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    ABSTRACT: Insulin resistance plays a central role in type 2 diabetes and obesity, which develop as a consequence of genetic and environmental factors. Dietary changes including high fat diet (HFD) feeding promotes insulin resistance in rodent models which present useful systems for studying interactions between genetic background and environmental influences contributing to disease susceptibility and progression. We applied a combination of classical physiological, biochemical and hormonal studies and plasma (1)H NMR spectroscopy-based metabonomics to characterize the phenotypic and metabotypic consequences of HFD (40%) feeding in inbred mouse strains (C57BL/6, 129S6, BALB/c, DBA/2, C3H) frequently used in genetic studies. We showed the wide range of phenotypic and metabonomic adaptations to HFD across the five strains and the increased nutrigenomic predisposition of 129S6 and C57BL/6 to insulin resistance and obesity relative to the other strains. In contrast mice of the BALB/c and DBA/2 strains showed relative resistance to HFD-induced glucose intolerance and obesity. Hierarchical metabonomic clustering derived from (1)H NMR spectral data of the strains provided a phylometabonomic classification of strain-specific metabolic features and differential responses to HFD which closely match SNP-based phylogenetic relationships between strains. Our results support the concept of genomic clustering of functionally related genes and provide important information for defining biological markers predicting spontaneous susceptibility to insulin resistance and pathological adaptations to fat feeding.
    PLoS ONE 02/2008; 3(2):e1668. · 3.53 Impact Factor
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    ABSTRACT: Complex changes in gene expression are associated with insulin resistance and non-alcoholic fatty liver disease (NAFLD) promoted by feeding a high-fat diet (HFD). We used functional genomic technologies to document molecular mechanisms associated with diet-induced NAFLD. Male 129S6 mice were fed a diet containing 40% fat (high-fat diet, HFD) for 15 weeks. Glucose tolerance, in vivo insulin secretion, plasma lipid profile and adiposity were determined. Plasma metabonomics and liver transcriptomics were used to identify changes in gene expression associated with HFD-induced NAFLD. In HFD-fed mice, NAFLD and impaired glucose and lipid homeostasis were associated with increased hepatic transcription of genes involved in fatty acid uptake, intracellular transport, modification and elongation, whilst genes involved in beta-oxidation and lipoprotein secretion were, paradoxically, also upregulated. NAFLD developed despite strong and sustained downregulation of transcription of the gene encoding stearoyl-coenzyme A desaturase 1 (Scd1) and uncoordinated regulation of transcription of Scd1 and the gene encoding sterol regulatory element binding factor 1c (Srebf1c) transcription. Inflammatory mechanisms appeared to be stimulated by HFD. Our results provide an accurate representation of subtle changes in metabolic and gene expression regulation underlying disease-promoting and compensatory mechanisms, collectively contributing to diet-induced insulin resistance and NAFLD. They suggest that proposed models of NAFLD pathogenesis can be enriched with novel diet-reactive genes and disease mechanisms.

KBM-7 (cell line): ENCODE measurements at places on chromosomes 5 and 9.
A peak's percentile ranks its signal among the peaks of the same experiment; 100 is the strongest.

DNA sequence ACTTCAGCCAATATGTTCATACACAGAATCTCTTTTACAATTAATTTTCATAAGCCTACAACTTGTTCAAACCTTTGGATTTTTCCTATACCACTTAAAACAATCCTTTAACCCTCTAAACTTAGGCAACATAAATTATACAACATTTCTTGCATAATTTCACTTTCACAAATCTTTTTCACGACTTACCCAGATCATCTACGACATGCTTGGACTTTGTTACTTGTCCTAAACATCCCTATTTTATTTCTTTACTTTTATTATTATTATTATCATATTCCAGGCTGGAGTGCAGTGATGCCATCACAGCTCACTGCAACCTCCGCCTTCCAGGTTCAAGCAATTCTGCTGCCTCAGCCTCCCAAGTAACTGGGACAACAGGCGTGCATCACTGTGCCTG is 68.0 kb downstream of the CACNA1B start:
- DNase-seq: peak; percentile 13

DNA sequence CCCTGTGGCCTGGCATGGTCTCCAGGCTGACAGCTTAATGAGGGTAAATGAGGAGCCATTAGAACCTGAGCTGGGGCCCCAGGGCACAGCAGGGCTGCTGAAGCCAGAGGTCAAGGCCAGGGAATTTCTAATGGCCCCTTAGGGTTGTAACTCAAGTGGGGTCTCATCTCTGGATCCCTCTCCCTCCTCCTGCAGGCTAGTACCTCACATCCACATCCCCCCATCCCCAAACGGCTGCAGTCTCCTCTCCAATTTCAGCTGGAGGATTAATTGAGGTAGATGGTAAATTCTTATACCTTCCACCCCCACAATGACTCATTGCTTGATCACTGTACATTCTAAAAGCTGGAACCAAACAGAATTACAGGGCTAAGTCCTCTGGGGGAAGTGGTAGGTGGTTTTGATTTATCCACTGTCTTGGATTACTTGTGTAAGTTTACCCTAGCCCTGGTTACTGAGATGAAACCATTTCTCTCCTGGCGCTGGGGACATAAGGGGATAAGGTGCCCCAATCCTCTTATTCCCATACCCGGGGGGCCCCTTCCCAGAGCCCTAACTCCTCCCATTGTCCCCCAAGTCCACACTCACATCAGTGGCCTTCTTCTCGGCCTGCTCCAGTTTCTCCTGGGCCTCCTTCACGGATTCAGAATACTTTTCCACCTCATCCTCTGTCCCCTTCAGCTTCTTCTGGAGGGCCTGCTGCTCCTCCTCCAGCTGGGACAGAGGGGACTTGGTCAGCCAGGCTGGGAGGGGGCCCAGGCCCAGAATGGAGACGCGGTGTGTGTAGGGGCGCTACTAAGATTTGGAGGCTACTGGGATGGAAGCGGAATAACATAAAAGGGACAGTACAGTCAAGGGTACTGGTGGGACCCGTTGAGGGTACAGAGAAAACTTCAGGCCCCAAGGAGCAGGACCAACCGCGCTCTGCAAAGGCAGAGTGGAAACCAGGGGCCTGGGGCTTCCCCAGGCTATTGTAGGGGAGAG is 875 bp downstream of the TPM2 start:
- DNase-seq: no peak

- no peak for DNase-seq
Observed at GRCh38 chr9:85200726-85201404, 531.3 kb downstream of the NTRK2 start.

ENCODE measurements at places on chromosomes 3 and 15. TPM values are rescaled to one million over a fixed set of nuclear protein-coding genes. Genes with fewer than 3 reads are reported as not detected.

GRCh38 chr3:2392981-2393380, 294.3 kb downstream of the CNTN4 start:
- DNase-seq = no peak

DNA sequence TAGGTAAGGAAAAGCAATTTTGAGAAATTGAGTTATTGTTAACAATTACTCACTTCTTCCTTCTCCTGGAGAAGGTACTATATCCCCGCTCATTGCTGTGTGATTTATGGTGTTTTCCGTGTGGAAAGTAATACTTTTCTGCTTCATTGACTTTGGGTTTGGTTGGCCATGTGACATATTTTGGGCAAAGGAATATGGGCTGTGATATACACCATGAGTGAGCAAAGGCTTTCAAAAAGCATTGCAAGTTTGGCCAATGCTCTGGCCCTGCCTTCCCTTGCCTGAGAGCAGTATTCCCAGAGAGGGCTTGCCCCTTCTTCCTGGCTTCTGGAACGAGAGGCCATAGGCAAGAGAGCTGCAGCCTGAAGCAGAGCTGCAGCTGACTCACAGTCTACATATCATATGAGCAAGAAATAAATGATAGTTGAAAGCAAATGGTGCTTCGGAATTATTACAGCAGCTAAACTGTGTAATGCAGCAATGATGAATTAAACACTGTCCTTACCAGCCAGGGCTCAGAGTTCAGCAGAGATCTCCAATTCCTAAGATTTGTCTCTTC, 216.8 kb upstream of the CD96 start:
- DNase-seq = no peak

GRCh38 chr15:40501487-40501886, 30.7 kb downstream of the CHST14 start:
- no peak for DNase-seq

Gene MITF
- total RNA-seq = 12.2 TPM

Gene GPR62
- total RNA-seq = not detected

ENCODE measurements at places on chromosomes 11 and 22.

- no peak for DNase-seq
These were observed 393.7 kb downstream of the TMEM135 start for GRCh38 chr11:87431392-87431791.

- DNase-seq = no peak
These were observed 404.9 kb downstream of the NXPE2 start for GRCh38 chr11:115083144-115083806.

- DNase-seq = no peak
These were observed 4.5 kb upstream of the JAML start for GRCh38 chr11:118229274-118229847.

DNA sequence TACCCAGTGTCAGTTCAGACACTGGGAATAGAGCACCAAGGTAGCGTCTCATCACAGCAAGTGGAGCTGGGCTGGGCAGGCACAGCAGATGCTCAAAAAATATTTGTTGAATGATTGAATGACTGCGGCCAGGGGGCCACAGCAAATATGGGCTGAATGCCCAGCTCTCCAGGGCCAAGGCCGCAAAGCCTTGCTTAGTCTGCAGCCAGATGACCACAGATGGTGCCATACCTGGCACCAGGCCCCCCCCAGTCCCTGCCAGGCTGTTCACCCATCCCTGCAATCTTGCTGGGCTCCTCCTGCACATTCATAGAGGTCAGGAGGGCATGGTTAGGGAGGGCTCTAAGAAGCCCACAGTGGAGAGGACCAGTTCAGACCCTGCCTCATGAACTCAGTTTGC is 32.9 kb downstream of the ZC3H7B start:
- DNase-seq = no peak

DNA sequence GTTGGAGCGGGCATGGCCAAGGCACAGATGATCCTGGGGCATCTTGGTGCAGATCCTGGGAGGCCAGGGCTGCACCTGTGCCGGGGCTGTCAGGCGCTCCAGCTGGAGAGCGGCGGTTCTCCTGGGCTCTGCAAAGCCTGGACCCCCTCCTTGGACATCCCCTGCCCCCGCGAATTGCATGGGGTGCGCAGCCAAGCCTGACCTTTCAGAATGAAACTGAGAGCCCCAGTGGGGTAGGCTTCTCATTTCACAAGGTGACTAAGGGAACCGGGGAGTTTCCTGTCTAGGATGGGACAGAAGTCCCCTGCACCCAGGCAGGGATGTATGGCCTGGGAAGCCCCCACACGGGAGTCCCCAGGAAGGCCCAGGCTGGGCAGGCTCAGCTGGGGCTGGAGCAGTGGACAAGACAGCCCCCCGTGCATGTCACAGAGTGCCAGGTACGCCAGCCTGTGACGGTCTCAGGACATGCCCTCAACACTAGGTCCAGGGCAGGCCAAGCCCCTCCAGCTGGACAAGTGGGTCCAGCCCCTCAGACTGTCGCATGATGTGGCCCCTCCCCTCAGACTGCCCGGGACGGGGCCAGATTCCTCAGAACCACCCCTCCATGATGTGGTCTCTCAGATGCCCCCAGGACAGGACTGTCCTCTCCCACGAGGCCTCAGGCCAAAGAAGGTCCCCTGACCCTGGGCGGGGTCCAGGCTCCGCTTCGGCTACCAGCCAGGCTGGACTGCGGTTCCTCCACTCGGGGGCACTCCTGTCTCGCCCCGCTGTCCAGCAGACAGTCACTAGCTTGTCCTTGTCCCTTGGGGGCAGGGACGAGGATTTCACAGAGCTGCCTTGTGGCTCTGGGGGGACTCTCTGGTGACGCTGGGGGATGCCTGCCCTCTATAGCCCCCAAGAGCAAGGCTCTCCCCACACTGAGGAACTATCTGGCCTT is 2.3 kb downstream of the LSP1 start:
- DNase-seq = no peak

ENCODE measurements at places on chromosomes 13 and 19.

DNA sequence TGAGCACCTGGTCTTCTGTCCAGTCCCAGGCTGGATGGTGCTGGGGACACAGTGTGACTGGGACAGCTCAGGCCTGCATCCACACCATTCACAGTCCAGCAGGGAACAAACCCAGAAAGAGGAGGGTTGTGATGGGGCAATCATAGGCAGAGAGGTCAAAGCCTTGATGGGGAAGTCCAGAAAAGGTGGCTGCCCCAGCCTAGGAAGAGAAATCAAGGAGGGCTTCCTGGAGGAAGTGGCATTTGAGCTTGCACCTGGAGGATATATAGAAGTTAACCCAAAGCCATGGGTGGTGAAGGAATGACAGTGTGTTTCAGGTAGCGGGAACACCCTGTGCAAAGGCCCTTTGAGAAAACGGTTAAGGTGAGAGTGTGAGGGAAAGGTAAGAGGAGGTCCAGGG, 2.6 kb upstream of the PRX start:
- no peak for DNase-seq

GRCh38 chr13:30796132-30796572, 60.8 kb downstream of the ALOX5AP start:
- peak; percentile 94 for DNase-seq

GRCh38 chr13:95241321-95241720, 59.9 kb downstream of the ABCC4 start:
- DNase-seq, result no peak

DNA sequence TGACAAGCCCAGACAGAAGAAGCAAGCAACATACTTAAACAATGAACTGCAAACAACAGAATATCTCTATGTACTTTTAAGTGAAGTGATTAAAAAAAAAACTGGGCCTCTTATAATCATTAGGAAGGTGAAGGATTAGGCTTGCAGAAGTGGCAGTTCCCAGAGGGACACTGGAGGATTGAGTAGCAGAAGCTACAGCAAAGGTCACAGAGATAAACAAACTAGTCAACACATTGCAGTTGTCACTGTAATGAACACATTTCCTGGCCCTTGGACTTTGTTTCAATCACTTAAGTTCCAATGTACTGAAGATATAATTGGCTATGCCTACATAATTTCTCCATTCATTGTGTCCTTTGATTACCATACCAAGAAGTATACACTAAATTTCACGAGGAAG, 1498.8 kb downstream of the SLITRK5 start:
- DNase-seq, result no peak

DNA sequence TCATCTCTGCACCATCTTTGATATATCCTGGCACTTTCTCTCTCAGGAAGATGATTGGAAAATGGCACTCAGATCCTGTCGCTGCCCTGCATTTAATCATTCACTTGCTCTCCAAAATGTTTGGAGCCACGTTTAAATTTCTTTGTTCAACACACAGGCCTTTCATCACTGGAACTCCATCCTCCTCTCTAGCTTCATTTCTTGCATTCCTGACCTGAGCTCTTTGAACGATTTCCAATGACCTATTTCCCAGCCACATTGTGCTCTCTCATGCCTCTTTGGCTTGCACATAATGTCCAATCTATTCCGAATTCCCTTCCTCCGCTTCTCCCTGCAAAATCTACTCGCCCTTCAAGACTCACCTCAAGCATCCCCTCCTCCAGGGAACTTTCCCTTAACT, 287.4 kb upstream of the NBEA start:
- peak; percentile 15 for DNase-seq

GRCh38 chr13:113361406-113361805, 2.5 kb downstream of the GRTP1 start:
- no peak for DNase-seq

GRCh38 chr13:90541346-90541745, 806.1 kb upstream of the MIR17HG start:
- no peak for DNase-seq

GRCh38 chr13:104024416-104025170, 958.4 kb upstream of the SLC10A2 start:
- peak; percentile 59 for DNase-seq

Diabetologia 10/2007; 50(9):1867-79. · 6.49 Impact Factor
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    ABSTRACT: Characterizing the relationships between genomic and phenotypic variation is essential to understanding disease etiology. Information-dense data sets derived from pathophysiological, proteomic and transcriptomic profiling have been applied to map quantitative trait loci (QTLs). Metabolic traits, already used in QTL studies in plants, are essential phenotypes in mammalian genetics to define disease biomarkers. Using a complex mammalian system, here we show chromosomal mapping of untargeted plasma metabolic fingerprints derived from NMR spectroscopic analysis in a cross between diabetic and control rats. We propose candidate metabolites for the most significant QTLs. Metabolite profiling in congenic strains provided evidence of QTL replication. Linkage to a gut microbial metabolite (benzoate) can be explained by deletion of a uridine diphosphate glucuronosyltransferase. Mapping metabotypic QTLs provides a practical approach to understanding genome-phenotype relationships in mammals and may uncover deeper biological complexity, as extended genome (microbiome) perturbations that affect disease processes through transgenomic effects may influence QTL detection.
    Nature Genetics 06/2007; 39(5):666-72. · 35.21 Impact Factor
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    ABSTRACT: Here, we study the intricate relationship between gut microbiota and host cometabolic phenotypes associated with dietary-induced impaired glucose homeostasis and nonalcoholic fatty liver disease (NAFLD) in a mouse strain (129S6) known to be susceptible to these disease traits, using plasma and urine metabotyping, achieved by (1)H NMR spectroscopy. Multivariate statistical modeling of the spectra shows that the genetic predisposition of the 129S6 mouse to impaired glucose homeostasis and NAFLD is associated with disruptions of choline metabolism, i.e., low circulating levels of plasma phosphatidylcholine and high urinary excretion of methylamines (dimethylamine, trimethylamine, and trimethylamine-N-oxide), coprocessed by symbiotic gut microbiota and mammalian enzyme systems. Conversion of choline into methylamines by microbiota in strain 129S6 on a high-fat diet reduces the bioavailability of choline and mimics the effect of choline-deficient diets, causing NAFLD. These data also indicate that gut microbiota may play an active role in the development of insulin resistance.
    Proceedings of the National Academy of Sciences 09/2006; 103(33):12511-6. · 9.81 Impact Factor

Publication Stats

431 Citations
71.52 Total Impact Points

Institutions

  • 2006–2013
    • University of Oxford
      • Wellcome Trust Centre for Human Genetics
      Oxford, England, United Kingdom
  • 2007
    • Imperial College London
      • Section of Computational and Systems Medicine (CSM)
      London, ENG, United Kingdom